Somerville, MA – Almost immediately after their son Ryan’s death, the Harrington family felt compelled to channel all of their love for Ryan and the insurmountable pain of losing him into something positive for the community. “When we lost Ryan we were broken, we still are, but life keeps moving and so we must too, in a positive way for ourselves and for Ryan” said Ryan’s father Dave Harrington.
In just three years the Ryan Harrington Foundation has donated $45,000 to the youth of Somerville. The donations assist Somerville youth with everything from new uniforms for football cheerleaders to sending under privileged children to summer camp.
On June 3rd the Ryan Harrington Foundation is hosting “A Night of Hope and Awareness”. The event is free and open to the public. The event will take place at 6:00 p.m. in the Somerville High gymnasium. Speakers will include former Celtic Chris Herren of The Herren project. Dr Sarah Wakeman Medical Director for Substance Use Disorders at MGH, who also sat on the Governor’s Opioid Working group , will speak about the stigma of addiction. Joanne Peterson of Learn to Cope will speak about resources and support for families with members that are struggling with addiction. There will be experiences shared from people in long-term recovery such as local residents Kim Costa, of college student interloper youtube rant fame and poet Matthew Ganem. Steven Piro will speak about his experience with his two sons that battled addiction who are now both in recovery. There will also be live performances by local youth.
“We hope this program will serve to educate people on the the entire spectrum of addiction as well as open some minds,” Cathy Harrington said about the event. “We want to give people struggling hope and let them know recovery is possible”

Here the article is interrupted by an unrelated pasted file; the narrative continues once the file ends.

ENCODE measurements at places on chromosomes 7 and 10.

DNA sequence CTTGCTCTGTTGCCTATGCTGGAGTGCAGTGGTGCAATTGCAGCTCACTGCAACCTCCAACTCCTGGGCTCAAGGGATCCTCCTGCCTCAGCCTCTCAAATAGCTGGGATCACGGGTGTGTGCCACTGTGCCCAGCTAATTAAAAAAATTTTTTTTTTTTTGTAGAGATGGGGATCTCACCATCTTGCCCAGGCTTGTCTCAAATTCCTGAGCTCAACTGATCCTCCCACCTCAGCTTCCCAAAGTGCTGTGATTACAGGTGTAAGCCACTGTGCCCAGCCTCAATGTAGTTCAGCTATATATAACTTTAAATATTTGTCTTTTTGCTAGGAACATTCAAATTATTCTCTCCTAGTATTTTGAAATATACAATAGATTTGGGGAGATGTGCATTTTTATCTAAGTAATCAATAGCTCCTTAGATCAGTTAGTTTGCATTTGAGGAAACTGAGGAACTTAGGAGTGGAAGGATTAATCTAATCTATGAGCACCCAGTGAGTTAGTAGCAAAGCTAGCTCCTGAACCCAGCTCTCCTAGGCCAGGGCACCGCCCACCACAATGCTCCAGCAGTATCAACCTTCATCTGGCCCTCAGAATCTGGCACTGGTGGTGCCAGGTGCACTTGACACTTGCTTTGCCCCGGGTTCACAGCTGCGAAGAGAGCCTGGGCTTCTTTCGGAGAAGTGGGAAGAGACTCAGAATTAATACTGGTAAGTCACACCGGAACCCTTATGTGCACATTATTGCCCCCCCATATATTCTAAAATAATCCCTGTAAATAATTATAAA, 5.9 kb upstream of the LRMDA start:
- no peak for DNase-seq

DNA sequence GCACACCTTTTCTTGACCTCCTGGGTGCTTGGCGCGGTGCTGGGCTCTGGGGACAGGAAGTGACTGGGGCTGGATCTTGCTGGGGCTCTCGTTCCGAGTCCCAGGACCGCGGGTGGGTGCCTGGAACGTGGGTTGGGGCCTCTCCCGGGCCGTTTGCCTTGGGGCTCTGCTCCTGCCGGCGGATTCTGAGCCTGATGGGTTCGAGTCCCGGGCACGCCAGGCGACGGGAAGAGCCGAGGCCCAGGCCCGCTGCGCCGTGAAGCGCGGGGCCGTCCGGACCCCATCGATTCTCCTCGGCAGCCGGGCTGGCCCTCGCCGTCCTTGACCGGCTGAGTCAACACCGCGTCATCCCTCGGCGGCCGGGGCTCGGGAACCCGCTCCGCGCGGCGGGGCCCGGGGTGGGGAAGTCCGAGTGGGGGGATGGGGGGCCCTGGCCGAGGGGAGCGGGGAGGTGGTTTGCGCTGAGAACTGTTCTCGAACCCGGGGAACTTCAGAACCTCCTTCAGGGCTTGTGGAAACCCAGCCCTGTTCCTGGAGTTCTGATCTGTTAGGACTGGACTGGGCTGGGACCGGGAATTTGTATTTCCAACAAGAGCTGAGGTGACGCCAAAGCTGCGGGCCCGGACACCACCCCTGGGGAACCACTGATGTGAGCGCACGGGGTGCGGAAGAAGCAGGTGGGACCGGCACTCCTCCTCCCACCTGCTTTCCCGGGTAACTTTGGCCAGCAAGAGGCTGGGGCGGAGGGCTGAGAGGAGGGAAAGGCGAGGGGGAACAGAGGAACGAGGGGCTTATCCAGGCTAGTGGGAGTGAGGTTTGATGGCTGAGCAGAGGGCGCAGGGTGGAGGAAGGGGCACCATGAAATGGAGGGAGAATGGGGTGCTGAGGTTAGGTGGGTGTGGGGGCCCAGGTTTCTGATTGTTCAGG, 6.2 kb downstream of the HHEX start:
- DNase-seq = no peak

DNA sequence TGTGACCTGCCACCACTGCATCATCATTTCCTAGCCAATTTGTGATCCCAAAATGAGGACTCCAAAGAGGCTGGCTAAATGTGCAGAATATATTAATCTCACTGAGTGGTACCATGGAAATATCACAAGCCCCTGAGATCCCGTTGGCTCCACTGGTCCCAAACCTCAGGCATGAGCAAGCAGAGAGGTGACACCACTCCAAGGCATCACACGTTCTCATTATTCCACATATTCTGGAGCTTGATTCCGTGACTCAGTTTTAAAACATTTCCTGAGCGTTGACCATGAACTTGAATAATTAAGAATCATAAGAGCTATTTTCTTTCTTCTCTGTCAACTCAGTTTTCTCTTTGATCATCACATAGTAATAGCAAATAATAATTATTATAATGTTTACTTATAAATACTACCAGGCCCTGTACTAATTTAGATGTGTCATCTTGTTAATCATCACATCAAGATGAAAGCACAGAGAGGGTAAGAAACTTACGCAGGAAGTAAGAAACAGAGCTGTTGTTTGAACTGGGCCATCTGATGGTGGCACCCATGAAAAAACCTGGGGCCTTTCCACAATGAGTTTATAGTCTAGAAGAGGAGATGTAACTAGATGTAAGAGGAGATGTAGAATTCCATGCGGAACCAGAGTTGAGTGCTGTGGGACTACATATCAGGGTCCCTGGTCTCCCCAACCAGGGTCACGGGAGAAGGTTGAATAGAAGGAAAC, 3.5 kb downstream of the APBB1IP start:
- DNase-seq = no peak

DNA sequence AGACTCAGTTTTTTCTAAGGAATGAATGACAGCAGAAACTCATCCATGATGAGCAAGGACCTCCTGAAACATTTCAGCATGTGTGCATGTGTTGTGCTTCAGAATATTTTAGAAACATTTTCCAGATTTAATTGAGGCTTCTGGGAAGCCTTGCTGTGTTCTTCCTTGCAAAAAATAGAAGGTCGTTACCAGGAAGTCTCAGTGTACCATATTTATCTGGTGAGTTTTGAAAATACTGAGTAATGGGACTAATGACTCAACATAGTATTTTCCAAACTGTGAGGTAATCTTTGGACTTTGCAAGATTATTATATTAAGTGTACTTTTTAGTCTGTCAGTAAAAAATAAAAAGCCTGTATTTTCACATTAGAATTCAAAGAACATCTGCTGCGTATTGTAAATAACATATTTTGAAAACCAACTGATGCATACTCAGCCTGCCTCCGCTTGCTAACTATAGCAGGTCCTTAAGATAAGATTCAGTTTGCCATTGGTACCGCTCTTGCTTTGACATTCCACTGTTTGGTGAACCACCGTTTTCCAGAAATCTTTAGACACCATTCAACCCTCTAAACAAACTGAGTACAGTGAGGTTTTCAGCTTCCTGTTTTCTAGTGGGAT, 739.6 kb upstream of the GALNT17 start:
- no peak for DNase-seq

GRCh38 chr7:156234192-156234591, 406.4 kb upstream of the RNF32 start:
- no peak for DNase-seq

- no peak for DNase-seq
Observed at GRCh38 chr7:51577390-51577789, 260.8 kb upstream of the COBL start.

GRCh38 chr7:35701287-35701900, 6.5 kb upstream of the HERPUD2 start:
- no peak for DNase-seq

This is the first large event on the topic of substance abuse prevention for the Harrington Foundation. Like many families that have lost a child to addiction, until recently, it was just too painful to speak publically about Ryan’s death to an opioid overdose. The Harrington’s wanted to remember all of the good times and make positive changes for the community in the name of their son who by all accounts was one of the nicest kids you’d ever meet. It wasn’t until last year when the fever pitch of media reports on the rising number of overdose deaths and the Governor declared opiate addiction a public health crisis in Massachusetts that they had their coming out of sorts. “We just couldn’t stand on the sidelines as other parents lost their children to this deadly disease.” said Dave Harrington. The Harrington’s reached out to some friends and started getting involved. Attending state house hearings, doing street outreach in Boston, and planning an event of their own.
“If we reach one family and help them realize that they are not alone and there is a community to reach out to when it comes to struggling with heroin addiction we will already be making a difference” Cathy Harrington commented.
In addition to the speakers and resources available, the Cambridge Needle Exchange will in attendance to provide free Narcan kits.